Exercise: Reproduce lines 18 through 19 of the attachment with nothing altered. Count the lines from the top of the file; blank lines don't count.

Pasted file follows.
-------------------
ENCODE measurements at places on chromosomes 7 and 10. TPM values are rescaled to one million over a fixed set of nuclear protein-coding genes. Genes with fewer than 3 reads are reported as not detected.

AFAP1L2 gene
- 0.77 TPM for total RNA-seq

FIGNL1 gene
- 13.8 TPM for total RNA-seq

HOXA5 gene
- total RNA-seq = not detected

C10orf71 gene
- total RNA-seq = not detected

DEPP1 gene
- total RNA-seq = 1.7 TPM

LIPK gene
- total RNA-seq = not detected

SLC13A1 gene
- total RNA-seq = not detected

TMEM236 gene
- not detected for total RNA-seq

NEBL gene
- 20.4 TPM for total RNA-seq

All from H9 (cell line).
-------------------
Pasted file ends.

NEBL gene
- 20.4 TPM for total RNA-seq